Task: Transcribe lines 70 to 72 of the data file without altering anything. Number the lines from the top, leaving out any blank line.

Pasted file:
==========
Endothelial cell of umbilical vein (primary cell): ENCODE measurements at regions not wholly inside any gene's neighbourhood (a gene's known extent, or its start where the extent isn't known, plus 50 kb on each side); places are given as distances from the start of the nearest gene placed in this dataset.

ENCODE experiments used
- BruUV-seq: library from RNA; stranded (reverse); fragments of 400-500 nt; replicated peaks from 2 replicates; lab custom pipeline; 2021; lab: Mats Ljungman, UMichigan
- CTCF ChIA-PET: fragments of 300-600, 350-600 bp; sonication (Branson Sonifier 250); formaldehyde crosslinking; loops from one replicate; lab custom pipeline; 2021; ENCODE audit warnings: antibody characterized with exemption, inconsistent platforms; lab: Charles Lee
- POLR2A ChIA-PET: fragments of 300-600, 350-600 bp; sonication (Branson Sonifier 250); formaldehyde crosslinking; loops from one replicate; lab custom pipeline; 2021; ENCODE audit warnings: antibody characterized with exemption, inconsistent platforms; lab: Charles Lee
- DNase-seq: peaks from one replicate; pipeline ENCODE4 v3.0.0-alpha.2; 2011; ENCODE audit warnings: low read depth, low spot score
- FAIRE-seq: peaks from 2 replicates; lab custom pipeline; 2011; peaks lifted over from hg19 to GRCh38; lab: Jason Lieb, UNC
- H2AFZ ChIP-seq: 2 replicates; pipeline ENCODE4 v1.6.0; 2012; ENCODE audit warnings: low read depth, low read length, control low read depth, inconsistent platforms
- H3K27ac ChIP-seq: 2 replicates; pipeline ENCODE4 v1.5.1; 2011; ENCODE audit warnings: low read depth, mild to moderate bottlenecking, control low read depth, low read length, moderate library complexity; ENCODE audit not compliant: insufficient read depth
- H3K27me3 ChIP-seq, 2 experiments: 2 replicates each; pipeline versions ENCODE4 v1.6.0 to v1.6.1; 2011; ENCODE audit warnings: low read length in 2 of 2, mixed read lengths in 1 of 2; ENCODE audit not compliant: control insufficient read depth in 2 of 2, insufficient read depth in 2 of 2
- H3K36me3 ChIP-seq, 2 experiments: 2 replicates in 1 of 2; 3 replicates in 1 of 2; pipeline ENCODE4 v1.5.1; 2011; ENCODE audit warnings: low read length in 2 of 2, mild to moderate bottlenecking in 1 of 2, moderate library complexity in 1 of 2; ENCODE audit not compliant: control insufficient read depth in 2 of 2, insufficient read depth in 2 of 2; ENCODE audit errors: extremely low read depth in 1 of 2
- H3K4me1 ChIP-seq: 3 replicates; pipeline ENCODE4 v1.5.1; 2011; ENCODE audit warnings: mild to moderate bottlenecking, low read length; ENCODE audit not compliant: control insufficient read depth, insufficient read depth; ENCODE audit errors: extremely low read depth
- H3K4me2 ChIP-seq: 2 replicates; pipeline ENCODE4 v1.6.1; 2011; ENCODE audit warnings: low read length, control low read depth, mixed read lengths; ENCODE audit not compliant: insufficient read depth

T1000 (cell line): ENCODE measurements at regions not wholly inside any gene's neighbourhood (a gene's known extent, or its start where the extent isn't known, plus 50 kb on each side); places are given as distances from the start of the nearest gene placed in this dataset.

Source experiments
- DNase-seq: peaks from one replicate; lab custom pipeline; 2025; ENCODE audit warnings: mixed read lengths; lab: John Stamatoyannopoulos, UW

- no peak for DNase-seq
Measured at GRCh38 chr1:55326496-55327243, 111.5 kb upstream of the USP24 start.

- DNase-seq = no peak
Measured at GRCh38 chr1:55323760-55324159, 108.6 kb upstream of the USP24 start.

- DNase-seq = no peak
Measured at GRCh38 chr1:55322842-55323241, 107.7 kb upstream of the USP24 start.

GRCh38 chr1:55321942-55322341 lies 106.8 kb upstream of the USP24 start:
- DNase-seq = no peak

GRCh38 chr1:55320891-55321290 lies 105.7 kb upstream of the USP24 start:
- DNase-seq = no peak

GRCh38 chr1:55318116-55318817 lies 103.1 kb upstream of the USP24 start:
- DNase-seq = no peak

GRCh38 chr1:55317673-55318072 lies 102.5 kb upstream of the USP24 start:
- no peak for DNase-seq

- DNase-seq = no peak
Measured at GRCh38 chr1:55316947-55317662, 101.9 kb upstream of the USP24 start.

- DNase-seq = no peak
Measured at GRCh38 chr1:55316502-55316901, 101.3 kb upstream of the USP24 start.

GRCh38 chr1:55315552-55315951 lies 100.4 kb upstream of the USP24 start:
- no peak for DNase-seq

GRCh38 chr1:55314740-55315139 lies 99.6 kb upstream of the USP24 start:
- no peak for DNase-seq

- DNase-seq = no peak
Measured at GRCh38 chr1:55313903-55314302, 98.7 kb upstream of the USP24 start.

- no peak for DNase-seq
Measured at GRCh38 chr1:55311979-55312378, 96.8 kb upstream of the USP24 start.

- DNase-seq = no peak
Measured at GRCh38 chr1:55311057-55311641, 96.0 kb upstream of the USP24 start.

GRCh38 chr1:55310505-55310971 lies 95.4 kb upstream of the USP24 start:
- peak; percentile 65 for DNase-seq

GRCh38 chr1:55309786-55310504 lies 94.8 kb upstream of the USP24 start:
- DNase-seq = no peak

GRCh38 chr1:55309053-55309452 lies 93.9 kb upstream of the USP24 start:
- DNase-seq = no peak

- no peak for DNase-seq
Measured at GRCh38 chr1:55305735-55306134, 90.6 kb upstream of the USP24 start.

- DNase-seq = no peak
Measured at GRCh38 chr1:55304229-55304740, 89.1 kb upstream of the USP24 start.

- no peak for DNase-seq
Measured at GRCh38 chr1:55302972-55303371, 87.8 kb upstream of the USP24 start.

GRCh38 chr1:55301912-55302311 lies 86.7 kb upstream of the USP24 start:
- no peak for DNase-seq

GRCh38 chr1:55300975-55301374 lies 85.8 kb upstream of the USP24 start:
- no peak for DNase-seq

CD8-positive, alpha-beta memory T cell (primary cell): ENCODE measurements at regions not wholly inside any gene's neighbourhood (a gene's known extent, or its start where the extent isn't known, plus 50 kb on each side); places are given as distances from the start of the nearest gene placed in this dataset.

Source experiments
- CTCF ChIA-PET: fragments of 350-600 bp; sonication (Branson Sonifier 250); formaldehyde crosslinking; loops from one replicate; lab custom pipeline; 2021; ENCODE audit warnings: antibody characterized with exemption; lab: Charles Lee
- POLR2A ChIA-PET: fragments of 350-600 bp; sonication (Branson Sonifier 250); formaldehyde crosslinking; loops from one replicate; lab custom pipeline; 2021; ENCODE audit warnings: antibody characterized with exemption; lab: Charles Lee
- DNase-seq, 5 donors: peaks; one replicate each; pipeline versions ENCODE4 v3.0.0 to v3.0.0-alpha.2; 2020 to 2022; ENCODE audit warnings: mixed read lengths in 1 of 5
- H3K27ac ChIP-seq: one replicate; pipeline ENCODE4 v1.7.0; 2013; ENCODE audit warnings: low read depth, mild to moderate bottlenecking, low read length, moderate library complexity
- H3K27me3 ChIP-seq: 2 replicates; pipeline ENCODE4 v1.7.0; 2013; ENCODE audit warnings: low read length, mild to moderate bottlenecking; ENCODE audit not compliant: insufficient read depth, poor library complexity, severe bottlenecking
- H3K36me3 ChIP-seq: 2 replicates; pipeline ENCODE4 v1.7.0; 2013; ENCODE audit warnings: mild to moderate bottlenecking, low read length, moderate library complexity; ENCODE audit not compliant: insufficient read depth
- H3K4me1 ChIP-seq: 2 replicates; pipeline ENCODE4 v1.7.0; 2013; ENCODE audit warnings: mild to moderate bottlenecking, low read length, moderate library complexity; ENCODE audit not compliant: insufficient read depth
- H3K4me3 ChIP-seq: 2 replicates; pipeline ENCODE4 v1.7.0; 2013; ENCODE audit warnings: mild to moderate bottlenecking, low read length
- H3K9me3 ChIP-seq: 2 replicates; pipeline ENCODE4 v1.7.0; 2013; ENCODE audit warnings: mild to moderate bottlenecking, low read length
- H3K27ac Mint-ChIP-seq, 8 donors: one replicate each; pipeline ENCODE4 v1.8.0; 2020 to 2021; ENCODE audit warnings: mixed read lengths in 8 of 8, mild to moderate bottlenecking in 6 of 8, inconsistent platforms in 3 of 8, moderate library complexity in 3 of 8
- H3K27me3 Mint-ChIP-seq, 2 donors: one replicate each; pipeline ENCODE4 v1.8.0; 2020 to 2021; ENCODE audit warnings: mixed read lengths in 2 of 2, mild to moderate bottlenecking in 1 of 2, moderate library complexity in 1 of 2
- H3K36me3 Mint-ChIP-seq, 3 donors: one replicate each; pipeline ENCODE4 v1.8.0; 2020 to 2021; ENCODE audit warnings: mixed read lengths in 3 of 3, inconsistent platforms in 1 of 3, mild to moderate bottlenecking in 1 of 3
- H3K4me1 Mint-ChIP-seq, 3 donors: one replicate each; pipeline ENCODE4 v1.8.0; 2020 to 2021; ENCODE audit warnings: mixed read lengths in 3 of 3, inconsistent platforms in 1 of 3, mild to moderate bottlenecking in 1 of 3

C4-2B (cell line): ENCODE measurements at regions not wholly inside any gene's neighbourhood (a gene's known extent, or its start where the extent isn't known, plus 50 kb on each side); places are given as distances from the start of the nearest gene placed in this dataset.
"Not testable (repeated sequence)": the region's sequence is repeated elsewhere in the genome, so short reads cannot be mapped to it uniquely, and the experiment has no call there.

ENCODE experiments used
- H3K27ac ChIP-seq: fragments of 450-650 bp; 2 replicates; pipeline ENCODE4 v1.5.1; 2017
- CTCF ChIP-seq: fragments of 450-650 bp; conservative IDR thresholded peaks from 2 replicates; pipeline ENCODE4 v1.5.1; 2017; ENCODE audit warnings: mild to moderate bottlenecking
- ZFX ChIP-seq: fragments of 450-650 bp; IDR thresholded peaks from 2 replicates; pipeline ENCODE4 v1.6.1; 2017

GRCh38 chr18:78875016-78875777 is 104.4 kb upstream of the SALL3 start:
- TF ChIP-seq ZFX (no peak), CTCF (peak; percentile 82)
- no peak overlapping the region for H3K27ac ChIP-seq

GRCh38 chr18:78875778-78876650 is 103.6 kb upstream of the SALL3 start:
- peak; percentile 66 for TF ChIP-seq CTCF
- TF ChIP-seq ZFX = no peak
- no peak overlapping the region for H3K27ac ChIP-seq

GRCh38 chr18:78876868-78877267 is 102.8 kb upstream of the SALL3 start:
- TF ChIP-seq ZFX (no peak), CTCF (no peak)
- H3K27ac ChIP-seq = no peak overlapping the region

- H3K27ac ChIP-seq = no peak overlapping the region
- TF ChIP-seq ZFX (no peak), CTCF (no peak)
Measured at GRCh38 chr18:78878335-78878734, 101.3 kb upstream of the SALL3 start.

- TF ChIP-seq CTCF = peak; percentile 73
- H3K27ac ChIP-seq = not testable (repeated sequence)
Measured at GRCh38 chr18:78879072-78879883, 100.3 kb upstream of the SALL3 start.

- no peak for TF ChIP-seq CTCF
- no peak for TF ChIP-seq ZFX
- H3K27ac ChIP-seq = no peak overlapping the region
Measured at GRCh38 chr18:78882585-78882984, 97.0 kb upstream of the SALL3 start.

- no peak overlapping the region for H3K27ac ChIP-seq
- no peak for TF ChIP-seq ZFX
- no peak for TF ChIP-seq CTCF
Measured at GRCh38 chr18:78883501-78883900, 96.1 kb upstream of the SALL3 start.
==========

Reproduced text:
- H3K4me3 ChIP-seq: 2 replicates; pipeline ENCODE4 v1.7.0; 2013; ENCODE audit warnings: mild to moderate bottlenecking, low read length
- H3K9me3 ChIP-seq: 2 replicates; pipeline ENCODE4 v1.7.0; 2013; ENCODE audit warnings: mild to moderate bottlenecking, low read length
- H3K27ac Mint-ChIP-seq, 8 donors: one replicate each; pipeline ENCODE4 v1.8.0; 2020 to 2021; ENCODE audit warnings: mixed read lengths in 8 of 8, mild to moderate bottlenecking in 6 of 8, inconsistent platforms in 3 of 8, moderate library complexity in 3 of 8